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Philipp Meyer’s The Son

Jun 26, 2013

A contemporary exploration of the American creation myth, Philipp Meyer’s sophomore novel, The Son, is a brilliant, epic and multi-generational  story of the rise and fall of a Texas dynasty.

This profound saga, told with heart-warming integrity and heart-rending reality, is smart, sumptuous and utterly absorbing.

The broad chronicle of the McCulloch family unfolds across the generations as seen through the eyes of a triad of well-drawn characters.  Eli McCullough is the first white child born into the new nation of Texas; captured and raised by the Comanches, he eventually builds a cattle and oil empire. His son Peter is the sensitive black sheep of the family, and Jeanne Anne is Peter’s granddaughter, who despite the family fortune, still struggles in a male-dominated society.

Through the interwoven perspectives of these three vibrant characters, the ethnicity, lives, hopes and outlooks of the family are examined and critiqued.  In particular, there’s grisly detail concerning Eli’s life among the Comanche, with plenty of blood, rape and scalp-taking.  This is something his descendants find uncomfortable.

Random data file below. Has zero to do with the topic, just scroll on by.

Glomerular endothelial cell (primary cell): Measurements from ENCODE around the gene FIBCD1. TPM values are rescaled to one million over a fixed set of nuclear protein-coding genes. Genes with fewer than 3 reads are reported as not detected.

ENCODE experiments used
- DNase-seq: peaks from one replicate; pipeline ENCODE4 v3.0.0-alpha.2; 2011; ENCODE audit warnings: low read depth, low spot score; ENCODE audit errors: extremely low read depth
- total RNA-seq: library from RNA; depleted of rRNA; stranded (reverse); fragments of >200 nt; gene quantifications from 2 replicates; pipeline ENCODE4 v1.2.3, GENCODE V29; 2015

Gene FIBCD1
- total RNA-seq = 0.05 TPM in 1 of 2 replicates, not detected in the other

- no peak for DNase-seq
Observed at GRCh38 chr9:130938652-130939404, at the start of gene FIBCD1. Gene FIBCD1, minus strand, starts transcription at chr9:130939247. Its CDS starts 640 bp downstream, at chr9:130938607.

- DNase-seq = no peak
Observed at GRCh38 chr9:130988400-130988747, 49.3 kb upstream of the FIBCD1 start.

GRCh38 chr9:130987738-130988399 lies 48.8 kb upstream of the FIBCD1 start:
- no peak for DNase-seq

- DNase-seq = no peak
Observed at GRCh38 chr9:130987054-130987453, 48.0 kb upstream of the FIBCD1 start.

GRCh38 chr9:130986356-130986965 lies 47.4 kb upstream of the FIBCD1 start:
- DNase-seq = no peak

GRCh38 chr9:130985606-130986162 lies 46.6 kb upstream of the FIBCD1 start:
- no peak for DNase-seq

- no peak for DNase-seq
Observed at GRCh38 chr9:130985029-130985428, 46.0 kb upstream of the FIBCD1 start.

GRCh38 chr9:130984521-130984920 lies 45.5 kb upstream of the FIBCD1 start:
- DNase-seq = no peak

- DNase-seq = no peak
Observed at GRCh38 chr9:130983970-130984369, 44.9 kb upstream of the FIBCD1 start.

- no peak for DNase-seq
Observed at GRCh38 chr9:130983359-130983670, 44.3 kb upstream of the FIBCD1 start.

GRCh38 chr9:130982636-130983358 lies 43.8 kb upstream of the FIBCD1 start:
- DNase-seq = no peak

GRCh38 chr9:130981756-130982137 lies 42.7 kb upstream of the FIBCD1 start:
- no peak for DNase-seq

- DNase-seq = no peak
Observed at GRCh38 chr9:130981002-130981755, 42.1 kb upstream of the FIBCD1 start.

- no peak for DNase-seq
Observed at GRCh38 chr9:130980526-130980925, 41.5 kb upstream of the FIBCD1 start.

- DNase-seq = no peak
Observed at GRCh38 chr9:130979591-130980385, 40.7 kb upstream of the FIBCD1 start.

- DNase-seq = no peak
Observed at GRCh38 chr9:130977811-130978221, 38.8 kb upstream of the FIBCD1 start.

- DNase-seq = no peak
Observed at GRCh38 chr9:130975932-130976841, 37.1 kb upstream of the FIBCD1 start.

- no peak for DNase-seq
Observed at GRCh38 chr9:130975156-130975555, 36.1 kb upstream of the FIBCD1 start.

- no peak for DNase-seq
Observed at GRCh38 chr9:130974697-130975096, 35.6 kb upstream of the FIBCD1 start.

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From the Comanche raids in the 1800s, to World War I, and the 20th-century oil boom, history comes alive through the McCulloughs’ story and it’s this multi-faceted  perspective that makes The Son a wonderful, literary, western, masterpiece.

The Son, by Philip Meyer, is published by Random House, $32.95.

Philip Meyer will be a guest at Adelaide Writers’ Week, speaking at two sessions on March 2 and March 3 in the Pioneer Women’s Memorial Gardens.

 

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